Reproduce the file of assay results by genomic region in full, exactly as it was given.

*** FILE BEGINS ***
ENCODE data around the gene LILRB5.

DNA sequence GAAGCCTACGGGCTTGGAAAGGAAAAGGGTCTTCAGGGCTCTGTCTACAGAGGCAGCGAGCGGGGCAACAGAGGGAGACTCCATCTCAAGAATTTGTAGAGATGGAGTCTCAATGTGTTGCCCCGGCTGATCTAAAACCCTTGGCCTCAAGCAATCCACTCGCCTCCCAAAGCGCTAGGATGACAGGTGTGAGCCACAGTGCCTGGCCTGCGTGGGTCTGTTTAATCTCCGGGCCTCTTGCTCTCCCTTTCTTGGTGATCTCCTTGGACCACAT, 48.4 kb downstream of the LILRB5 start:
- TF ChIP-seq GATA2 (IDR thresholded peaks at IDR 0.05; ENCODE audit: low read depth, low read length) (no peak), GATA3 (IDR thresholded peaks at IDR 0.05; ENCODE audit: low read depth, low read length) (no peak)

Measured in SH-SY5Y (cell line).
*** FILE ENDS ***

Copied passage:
ENCODE data around the gene LILRB5.

DNA sequence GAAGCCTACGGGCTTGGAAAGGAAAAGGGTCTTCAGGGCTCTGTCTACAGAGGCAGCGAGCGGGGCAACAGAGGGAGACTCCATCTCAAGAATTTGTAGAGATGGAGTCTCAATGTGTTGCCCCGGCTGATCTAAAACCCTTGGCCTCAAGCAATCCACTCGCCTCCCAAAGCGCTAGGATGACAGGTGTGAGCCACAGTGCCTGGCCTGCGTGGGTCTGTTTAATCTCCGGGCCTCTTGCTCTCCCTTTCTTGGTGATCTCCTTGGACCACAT, 48.4 kb downstream of the LILRB5 start:
- TF ChIP-seq GATA2 (IDR thresholded peaks at IDR 0.05; ENCODE audit: low read depth, low read length) (no peak), GATA3 (IDR thresholded peaks at IDR 0.05; ENCODE audit: low read depth, low read length) (no peak)

Measured in SH-SY5Y (cell line).